secure your next keynote speaker in 6 easy steps

Conference and event attendees will travel the world for the best speaker lineups, but this one simple fact doesn’t make securing keynote speakers any easier.

According to The State of Conferences and Corporate Events in 2018 Ebook, 89% of organizers said booking the best speakers for their events was their greatest challenge.

While it may be a challenge to book speakers, it’s one that you’re certainly up for.

For most, securing a speaker is an iterative process. It takes multiple cycles through a determined set of steps to eventually create the outcome you desire.

You may not have a set number of steps. You may feel like your hair’s on fire as you bounce from one call to the next. You may be searching for a way to successfully rally desired speakers around your event.

Know that you can do this, and we’re here to help!

In this article, Platinum Speakers Agency is going to share how you can secure your next keynote speaker in six easy steps.

Find and Secure Your Next Speaker

Step #1: Determine What You Need Before You Start Reaching Out

This can be as simple as knowing the theme, message, and audience of your conference or event. You may have a massive network of agencies, bureaus, and individuals that can get you a speaker, but you’re in search of the best speaker for your event.

Not sure what you need? Here are some questions you and/or your team can ask before starting your speaker search:

  • What’s the theme of the conference, and the topic you’d like your eventual speaker to discuss?
  • Where is your conference located, and how much time must be committed by the speaker to deliver?
  • Why is your conference beneficial to the speaker you want to hire and the audience you are putting them in front of?
  • What will be the range of compensation for the speaker?
  • How will your conference or event add credibility to the speaker’s career?
  • When are you speaker’s deliverables due?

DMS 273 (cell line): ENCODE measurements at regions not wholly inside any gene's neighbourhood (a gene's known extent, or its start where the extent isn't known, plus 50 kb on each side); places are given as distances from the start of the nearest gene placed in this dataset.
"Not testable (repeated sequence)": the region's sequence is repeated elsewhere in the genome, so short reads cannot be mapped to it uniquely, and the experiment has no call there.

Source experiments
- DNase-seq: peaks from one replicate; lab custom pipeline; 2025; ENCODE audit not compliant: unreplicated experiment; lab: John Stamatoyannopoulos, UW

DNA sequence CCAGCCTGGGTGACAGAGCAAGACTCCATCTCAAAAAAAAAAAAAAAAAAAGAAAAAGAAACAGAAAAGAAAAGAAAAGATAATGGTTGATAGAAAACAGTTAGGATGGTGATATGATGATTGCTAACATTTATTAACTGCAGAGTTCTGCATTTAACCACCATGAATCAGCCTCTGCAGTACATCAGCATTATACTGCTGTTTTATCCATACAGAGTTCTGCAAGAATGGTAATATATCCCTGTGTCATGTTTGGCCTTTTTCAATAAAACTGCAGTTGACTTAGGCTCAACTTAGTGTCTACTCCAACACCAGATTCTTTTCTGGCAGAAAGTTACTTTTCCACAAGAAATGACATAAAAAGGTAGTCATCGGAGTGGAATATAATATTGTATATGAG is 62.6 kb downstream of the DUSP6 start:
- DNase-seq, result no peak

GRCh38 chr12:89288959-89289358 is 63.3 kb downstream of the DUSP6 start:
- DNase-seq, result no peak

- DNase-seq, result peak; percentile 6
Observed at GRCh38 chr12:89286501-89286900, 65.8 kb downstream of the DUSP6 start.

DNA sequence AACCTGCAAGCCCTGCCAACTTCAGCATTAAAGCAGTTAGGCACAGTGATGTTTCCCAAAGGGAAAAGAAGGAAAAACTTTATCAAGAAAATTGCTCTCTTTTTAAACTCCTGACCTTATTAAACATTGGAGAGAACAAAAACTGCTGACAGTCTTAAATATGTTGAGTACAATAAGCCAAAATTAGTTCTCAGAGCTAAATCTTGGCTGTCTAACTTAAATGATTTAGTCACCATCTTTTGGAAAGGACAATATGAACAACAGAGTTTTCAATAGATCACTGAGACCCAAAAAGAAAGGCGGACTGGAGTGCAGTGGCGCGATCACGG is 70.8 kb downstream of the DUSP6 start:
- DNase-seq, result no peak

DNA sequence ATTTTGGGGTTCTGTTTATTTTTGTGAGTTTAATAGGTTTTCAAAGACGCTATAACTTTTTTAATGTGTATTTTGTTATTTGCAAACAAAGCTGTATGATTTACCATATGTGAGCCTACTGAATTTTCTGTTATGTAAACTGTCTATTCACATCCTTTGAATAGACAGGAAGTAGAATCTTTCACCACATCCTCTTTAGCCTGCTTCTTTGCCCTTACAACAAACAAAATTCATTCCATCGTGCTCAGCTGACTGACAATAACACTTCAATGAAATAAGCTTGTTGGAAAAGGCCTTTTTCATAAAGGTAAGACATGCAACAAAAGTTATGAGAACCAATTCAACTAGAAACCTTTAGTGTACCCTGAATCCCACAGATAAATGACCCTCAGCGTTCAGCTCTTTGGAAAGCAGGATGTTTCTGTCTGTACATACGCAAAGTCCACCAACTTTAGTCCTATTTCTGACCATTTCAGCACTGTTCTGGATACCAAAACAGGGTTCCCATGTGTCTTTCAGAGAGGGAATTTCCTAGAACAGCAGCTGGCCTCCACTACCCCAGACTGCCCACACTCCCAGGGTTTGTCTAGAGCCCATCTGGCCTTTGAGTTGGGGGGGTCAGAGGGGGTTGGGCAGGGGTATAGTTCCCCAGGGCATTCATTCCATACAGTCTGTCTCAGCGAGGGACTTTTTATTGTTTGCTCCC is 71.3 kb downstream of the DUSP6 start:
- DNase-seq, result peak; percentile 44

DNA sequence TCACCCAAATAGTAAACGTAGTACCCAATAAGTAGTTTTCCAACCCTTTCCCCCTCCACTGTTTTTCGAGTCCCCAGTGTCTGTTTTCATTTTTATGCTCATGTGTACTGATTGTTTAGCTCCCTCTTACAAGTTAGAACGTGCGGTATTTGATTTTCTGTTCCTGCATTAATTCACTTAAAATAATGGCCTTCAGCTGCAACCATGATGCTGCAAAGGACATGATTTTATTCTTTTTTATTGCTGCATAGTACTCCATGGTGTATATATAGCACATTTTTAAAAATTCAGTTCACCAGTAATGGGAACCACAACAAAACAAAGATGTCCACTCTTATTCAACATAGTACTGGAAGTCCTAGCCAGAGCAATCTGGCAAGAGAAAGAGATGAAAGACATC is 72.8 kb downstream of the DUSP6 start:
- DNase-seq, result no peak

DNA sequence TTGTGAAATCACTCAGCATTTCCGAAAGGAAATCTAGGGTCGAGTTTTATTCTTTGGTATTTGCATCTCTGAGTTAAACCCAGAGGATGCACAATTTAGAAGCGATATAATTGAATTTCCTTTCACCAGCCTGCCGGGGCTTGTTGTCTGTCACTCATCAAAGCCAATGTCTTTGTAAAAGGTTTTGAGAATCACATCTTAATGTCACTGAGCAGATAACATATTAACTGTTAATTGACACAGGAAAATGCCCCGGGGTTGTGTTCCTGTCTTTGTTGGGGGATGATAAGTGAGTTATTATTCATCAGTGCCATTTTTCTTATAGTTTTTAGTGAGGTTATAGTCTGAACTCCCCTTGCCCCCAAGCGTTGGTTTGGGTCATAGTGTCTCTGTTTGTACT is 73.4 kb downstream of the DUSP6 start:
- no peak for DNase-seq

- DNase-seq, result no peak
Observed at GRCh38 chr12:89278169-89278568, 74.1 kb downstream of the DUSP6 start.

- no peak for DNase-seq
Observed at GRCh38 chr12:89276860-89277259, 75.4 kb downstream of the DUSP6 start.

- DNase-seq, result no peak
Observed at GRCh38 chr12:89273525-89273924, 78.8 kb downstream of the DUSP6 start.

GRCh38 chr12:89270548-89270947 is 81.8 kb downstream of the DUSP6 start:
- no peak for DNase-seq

• Who will be your audience, and what do they want, and how many will be viewing the presentation (whether online or in person)?

Step #2: Reach Out (And Remain Patient)

Remember that as you and your team start to reach out by phone or email to speakers, agencies, bureaus, or otherwise, speakers are busy professionals. They are building their own careers, and you are asking them to be a part of your conference.

The secret to remaining actively patient is polite persistence. Get a read on the speakers or agents that you will be communicating with and remain patient and persistent in pursuing them.

If you’re like most conference organizers, you have months (if not weeks) before you need a commitment; however, the industry can feel like it never sleeps. You may feel like you’re always behind. This is why it’s best to set a cadence with your communication before you start emailing or calling.

Create a reach-out plan for yourself and/or your team.

Here’s one that you may be able to build from:

  • Week #1 — Email x3
  • Week #2 — Email x2
  • Week #3 — Email x1
  • Week #4 — Call x2
  • Week #5 — Call x1

Also keep in mind that “no” can sometimes turn into a “not yet” or “not now” later on in the relationship. Don’t take the “no” personal, and simply move on to the next prospect on your list.

You’d be surprised how being polite and persistent gets you speakers after they’ve said no to your initial invite.

Step #3: Discuss Commitment and Compensation

If you remember from Step #1, you determined the compensation and commitment prior to reaching out to your network and potential speakers.

Once they accept to communicate with you, you will need to discuss the commitment expected from the speaker and the compensation they will receive — monetary and reputation — by speaking at your event.

While some organizers dance around this conversation, it’s best to be candid and up front about what you expect and what you’re willing to pay for it.

Speakers are busy professionals who have decided to discuss a potential partnership with you. The last thing you want to do is waste their time.

What’s more, you may have this conversation with an agency or bureau. Keep in mind what you need, when you need it, and how much you have allotted to pay, even when discussing these things with an agent or representative of the speaker you’re pursuing.

Step #4: Discuss Speaker’s Needs